Summary: Serving God with everthing you have and with all you are can bring you joy. Especially since you see that Jesus did the same.
The Scene: 12 Men lined up at a table (they would be laying …)
Jesus: roles up his pant legs and wraps a towel around his body to use... pours water into a basin and begins washing his disciples feet. Slowly and diligently wash each persons feet and when you get so far begin speaking… “Peter, don’t say that I shouldn’t wash your feet. You have no idea what I am doing and how significant it really is. Just sit down, watch and listen and you will understand soon enough.”
Jesus: “If I do not wash your feet, you have no part in me.”
Peter: “Then wash my hands and even my head as well.”
Jesus: “You have already had a bath and do not need another. Your feet are dirty from the journey. You need only clean them to make yourself completely clean. Most of you here are clean but not all of you. One of you is not clean at all.”
Once you have finished washing their feet. Get up and sit down on a chair next to them and begin talking to them. “Do you understand what I have done? You call me teacher and Lord; and you are right for so I am. If I then, the Lord and the Teacher, washed your feet, you also ought to wash one another’s feet. For I gave you an example that you also should do as I did to you.”
Stand up and turn around to the audience and begin speaking.
“Truly, Truly, I say to you, a slave is not greater than his master, nor is one who is sent greater than the one who sent him. If you know these things, you are blessed if you do them.”
Jesus asks his disciples if they understand what Jesus was doing. Do you understand the great significance of the Son of God getting down on His hands and knees to serve a bunch of men who didn’t deserve it? Jesus just did one of the most profound acts in His entire ministry. He did not come to earth to become a king over Israel or to rule the people in the synagogues. Many would have liked to have made him into a king, wearing big crown and leading the people in open revolt against Rome. They even tried to crown him once. Jesus would have none of it. He did not come to be a king but to serve. What does that say to us? If God himself came to earth and subjected himself to humiliation as a servant, what should we do with our lives? Let me give a phrase to catch on to this idea; You will find joy in service.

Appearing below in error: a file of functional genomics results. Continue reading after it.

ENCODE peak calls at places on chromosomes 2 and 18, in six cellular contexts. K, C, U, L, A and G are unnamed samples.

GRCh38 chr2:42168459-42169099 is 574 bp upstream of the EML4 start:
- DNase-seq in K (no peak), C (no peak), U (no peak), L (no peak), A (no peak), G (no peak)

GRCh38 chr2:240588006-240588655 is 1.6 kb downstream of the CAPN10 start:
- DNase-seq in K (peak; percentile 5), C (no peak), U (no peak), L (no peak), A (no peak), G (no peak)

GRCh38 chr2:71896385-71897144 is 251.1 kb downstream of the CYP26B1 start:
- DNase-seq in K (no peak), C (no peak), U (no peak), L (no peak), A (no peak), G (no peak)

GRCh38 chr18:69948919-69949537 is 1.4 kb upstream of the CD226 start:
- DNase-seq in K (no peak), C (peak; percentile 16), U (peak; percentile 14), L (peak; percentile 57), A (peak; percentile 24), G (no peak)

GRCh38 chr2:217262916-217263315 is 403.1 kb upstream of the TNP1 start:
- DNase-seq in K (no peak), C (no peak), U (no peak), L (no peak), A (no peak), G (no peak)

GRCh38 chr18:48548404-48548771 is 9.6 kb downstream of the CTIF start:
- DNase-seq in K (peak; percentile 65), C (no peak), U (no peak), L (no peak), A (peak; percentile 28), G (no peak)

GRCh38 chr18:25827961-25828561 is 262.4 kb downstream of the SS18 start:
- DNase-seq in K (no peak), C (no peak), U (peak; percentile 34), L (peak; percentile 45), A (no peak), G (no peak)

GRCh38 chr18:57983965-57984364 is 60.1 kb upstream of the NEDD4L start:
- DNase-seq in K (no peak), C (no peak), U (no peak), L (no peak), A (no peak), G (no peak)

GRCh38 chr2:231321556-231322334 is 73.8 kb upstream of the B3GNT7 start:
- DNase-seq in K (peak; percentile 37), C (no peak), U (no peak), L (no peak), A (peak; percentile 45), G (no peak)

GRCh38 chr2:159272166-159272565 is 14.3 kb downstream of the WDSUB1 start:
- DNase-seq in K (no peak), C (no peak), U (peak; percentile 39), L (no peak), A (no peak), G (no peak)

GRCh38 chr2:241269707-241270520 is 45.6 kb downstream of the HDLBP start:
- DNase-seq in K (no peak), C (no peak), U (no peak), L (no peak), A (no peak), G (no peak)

We are continuing our short series on stewardship. Today we are covering the idea of finding joy through being a good steward of yourself. Last week we covered finding freedom through financial stewardship. The whole key to the ministry and life of Jesus was service. He loved to serve people and see the effects it had upon their lives and in turn he received joy from seeing how much they benefited. However, there are at least two major opponents to a servant mindset; selfishness and pride. These two are the arch nemesis of finding joy in service. Let’s look at these opponents first to see how we can avoid any pitfalls.
Selfishness: “I shouldn’t have to do it.”
This is my favorite one when it comes to children. You know what I’m talking about. “Well why don’t you have the other child do it?” To pick on the Lee kids for a second, I can hear Meagan at one point or another saying something like “Why don’t you have Eric do it?” You can even find this type of attitude in the Bible. John 21:20 is where you can find it. Jesus is giving his last commands before he goes to wait in heaven until his second coming. He then tells Peter about his fate. Peter will be clothed by someone else and led somewhere he does not want to go at the end of his life. We know that Peter was killed in A.D. 68 and according to tradition he was crucified upside down. After hearing of his fate, Peter then asked Jesus in verse 20; What about John? What’s going to happen to John? Will he die a similar fate? Peter isn’t the only Biblical example of selfishness but a good short example none-the-less.